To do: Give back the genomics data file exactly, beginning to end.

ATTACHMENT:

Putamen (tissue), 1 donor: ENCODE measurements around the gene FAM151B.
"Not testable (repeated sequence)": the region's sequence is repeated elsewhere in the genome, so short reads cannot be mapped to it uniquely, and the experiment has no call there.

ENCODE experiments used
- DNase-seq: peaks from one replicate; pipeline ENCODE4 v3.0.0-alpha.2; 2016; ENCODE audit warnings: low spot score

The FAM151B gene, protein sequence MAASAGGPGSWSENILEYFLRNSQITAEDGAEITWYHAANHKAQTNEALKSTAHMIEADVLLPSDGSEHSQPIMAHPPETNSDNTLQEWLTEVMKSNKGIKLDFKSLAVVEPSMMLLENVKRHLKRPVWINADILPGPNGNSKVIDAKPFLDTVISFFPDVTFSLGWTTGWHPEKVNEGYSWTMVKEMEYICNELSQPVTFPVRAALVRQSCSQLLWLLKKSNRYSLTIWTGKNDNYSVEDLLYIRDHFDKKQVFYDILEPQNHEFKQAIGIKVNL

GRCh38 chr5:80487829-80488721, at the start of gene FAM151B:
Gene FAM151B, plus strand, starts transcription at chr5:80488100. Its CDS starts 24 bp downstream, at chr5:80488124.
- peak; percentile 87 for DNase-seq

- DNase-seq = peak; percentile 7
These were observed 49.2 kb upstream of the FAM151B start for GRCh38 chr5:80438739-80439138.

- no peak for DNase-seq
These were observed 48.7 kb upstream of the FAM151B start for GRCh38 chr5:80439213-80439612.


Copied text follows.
Putamen (tissue), 1 donor: ENCODE measurements around the gene FAM151B.
"Not testable (repeated sequence)": the region's sequence is repeated elsewhere in the genome, so short reads cannot be mapped to it uniquely, and the experiment has no call there.

ENCODE experiments used
- DNase-seq: peaks from one replicate; pipeline ENCODE4 v3.0.0-alpha.2; 2016; ENCODE audit warnings: low spot score

The FAM151B gene, protein sequence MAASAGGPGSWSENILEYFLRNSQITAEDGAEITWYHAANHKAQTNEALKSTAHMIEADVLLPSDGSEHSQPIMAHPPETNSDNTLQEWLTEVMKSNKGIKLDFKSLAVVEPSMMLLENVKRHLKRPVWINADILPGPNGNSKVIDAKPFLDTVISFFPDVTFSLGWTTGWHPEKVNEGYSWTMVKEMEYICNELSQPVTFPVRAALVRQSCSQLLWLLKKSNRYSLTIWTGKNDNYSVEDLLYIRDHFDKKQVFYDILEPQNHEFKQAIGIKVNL

GRCh38 chr5:80487829-80488721, at the start of gene FAM151B:
Gene FAM151B, plus strand, starts transcription at chr5:80488100. Its CDS starts 24 bp downstream, at chr5:80488124.
- peak; percentile 87 for DNase-seq

- DNase-seq = peak; percentile 7
These were observed 49.2 kb upstream of the FAM151B start for GRCh38 chr5:80438739-80439138.

- no peak for DNase-seq
These were observed 48.7 kb upstream of the FAM151B start for GRCh38 chr5:80439213-80439612.